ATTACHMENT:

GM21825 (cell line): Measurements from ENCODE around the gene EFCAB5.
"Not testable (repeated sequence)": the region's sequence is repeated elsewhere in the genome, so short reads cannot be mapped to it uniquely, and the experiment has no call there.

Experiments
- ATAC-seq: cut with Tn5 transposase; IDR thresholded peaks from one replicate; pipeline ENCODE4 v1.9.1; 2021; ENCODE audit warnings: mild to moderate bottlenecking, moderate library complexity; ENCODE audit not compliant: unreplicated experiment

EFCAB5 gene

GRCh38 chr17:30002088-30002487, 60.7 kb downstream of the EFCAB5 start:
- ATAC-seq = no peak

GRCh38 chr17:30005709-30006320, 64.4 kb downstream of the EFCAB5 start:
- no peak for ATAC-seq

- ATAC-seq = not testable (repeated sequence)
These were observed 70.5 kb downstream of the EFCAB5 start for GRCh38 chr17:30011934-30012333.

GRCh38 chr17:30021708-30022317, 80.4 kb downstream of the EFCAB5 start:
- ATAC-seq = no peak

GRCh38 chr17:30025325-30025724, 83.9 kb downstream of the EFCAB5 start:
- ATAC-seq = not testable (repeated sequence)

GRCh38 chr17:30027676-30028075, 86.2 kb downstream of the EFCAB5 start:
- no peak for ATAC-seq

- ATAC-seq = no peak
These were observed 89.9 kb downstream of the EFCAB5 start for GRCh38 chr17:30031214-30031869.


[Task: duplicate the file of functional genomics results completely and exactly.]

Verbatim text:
GM21825 (cell line): Measurements from ENCODE around the gene EFCAB5.
"Not testable (repeated sequence)": the region's sequence is repeated elsewhere in the genome, so short reads cannot be mapped to it uniquely, and the experiment has no call there.

Experiments
- ATAC-seq: cut with Tn5 transposase; IDR thresholded peaks from one replicate; pipeline ENCODE4 v1.9.1; 2021; ENCODE audit warnings: mild to moderate bottlenecking, moderate library complexity; ENCODE audit not compliant: unreplicated experiment

EFCAB5 gene

GRCh38 chr17:30002088-30002487, 60.7 kb downstream of the EFCAB5 start:
- ATAC-seq = no peak

GRCh38 chr17:30005709-30006320, 64.4 kb downstream of the EFCAB5 start:
- no peak for ATAC-seq

- ATAC-seq = not testable (repeated sequence)
These were observed 70.5 kb downstream of the EFCAB5 start for GRCh38 chr17:30011934-30012333.

GRCh38 chr17:30021708-30022317, 80.4 kb downstream of the EFCAB5 start:
- ATAC-seq = no peak

GRCh38 chr17:30025325-30025724, 83.9 kb downstream of the EFCAB5 start:
- ATAC-seq = not testable (repeated sequence)

GRCh38 chr17:30027676-30028075, 86.2 kb downstream of the EFCAB5 start:
- no peak for ATAC-seq

- ATAC-seq = no peak
These were observed 89.9 kb downstream of the EFCAB5 start for GRCh38 chr17:30031214-30031869.